Since 1987, Mind & Life Dialogues have brought together leading scientists and scholars in conversation with the Dalai Lama to address critical issues of modern life at the intersection of science and contemplative wisdom. To expand the reach of these convenings, in 2019 we launched a new online format. Mind & Life Digital Dialogues summarize presentations and discussion from these events and include photos, illustrations, and video excerpts. These multimedia resources are just one way Mind & Life is leveraging the power of today’s digital communications to share vital insights—and inspire action.



Education of the Heart summarizes presentations and discussion from the 33rd Mind & Life Dialogue with the Dalai Lama, “Reimagining Human Flourishing,” held in Dharamsala, India in March 2018. The multimedia site offers insights from leading scientists, scholars, and educational practitioners, who gathered over five days to explore new frontiers in education rooted in science and contemplative wisdom. Education of the Heart presents material in nine thematic chapters, and includes video excerpts, along with a resource library with links to relevant organizations, curricula, and tools. Visit the site to learn about programs and approaches for educating the ‘whole child,’ including the cultivation of attention, social-emotional skills, systems thinking skills, and ethical virtues like kindness and compassion.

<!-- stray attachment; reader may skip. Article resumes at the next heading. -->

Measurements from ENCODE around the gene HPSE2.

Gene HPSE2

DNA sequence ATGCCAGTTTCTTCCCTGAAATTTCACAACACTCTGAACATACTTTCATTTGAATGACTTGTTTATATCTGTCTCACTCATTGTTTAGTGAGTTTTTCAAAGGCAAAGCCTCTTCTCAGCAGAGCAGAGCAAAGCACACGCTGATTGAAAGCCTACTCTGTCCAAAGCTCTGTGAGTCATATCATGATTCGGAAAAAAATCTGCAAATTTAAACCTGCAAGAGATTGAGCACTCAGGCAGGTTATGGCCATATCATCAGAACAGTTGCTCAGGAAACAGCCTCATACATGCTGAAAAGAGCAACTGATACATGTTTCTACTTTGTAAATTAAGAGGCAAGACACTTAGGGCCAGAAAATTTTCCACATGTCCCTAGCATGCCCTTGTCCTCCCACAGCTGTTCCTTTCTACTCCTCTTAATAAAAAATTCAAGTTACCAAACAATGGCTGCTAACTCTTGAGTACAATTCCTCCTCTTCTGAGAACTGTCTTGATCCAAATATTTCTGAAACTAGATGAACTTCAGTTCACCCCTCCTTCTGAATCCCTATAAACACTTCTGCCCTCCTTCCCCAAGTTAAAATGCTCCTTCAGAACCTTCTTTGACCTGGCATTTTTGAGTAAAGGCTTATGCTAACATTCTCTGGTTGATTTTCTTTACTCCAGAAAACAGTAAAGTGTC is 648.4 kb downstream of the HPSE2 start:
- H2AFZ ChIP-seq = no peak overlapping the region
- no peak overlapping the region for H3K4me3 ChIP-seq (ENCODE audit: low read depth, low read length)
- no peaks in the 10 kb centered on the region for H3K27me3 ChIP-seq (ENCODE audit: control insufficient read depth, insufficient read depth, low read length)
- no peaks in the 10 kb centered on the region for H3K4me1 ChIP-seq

Captured in the Ubuntu Digital Dialogue are presentations and discussions from the 32nd Mind & Life Dialogue, “Botho/Ubuntu: A Dialogue on Spirituality, Science, and Humanity,” held in Gaborone, Botswana in August 2017. The event convened leading African humanitarian and spiritual leaders, scholars, and healers in a conversation with international scientists about the African worldview of ubuntu, known as botho in Botswana. Over three days, participants explored the philosophy of ubuntu—with its emphasis on our shared humanity—and its relevance within an increasingly divided world. While the Dalai Lama was unable to attend, the gathering continued its goal of exploring how the ethic of ubuntu could inform efforts to heal the legacy of wars and colonialism, and advance social justice and women’s equality.